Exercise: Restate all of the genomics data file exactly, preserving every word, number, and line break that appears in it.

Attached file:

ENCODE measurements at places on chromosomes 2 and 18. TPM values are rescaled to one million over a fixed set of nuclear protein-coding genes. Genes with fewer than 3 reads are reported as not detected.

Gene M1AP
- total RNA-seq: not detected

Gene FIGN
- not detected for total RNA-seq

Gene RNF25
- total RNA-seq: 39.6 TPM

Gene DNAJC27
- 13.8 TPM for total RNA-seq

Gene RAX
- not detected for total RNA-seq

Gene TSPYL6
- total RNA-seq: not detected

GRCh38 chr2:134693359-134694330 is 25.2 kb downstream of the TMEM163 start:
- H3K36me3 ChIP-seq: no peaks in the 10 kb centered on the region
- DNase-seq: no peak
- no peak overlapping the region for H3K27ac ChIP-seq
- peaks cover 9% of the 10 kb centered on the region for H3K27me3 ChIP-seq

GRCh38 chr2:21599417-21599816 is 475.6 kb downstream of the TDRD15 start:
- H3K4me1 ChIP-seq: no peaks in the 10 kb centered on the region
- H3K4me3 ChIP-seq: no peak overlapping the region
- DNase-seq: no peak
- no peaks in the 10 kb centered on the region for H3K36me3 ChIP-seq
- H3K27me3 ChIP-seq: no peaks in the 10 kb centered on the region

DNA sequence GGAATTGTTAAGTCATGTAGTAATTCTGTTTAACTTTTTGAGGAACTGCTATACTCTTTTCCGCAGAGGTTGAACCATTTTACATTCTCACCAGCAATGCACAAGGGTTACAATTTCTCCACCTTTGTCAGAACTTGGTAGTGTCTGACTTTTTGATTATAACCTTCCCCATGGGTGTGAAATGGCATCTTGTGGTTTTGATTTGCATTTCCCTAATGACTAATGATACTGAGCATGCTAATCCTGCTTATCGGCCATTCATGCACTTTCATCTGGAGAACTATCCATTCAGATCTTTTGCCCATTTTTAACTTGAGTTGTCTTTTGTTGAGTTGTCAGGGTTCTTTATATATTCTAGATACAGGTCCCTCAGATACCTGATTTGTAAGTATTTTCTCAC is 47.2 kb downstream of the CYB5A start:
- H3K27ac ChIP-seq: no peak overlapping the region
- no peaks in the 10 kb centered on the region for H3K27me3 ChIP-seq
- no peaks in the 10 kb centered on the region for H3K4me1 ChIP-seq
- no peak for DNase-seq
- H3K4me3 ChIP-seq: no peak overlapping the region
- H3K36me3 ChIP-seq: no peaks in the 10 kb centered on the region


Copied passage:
ENCODE measurements at places on chromosomes 2 and 18. TPM values are rescaled to one million over a fixed set of nuclear protein-coding genes. Genes with fewer than 3 reads are reported as not detected.

Gene M1AP
- total RNA-seq: not detected

Gene FIGN
- not detected for total RNA-seq

Gene RNF25
- total RNA-seq: 39.6 TPM

Gene DNAJC27
- 13.8 TPM for total RNA-seq

Gene RAX
- not detected for total RNA-seq

Gene TSPYL6
- total RNA-seq: not detected

GRCh38 chr2:134693359-134694330 is 25.2 kb downstream of the TMEM163 start:
- H3K36me3 ChIP-seq: no peaks in the 10 kb centered on the region
- DNase-seq: no peak
- no peak overlapping the region for H3K27ac ChIP-seq
- peaks cover 9% of the 10 kb centered on the region for H3K27me3 ChIP-seq

GRCh38 chr2:21599417-21599816 is 475.6 kb downstream of the TDRD15 start:
- H3K4me1 ChIP-seq: no peaks in the 10 kb centered on the region
- H3K4me3 ChIP-seq: no peak overlapping the region
- DNase-seq: no peak
- no peaks in the 10 kb centered on the region for H3K36me3 ChIP-seq
- H3K27me3 ChIP-seq: no peaks in the 10 kb centered on the region

DNA sequence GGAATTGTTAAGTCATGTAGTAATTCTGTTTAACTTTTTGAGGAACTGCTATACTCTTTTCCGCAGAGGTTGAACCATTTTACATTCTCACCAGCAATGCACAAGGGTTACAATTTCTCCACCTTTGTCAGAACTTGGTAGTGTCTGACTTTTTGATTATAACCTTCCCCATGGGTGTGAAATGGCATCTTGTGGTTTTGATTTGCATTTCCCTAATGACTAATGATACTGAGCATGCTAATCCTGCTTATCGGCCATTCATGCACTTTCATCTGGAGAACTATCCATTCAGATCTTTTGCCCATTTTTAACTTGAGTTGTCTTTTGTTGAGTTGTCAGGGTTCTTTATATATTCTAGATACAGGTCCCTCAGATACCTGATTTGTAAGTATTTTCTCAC is 47.2 kb downstream of the CYB5A start:
- H3K27ac ChIP-seq: no peak overlapping the region
- no peaks in the 10 kb centered on the region for H3K27me3 ChIP-seq
- no peaks in the 10 kb centered on the region for H3K4me1 ChIP-seq
- no peak for DNase-seq
- H3K4me3 ChIP-seq: no peak overlapping the region
- H3K36me3 ChIP-seq: no peaks in the 10 kb centered on the region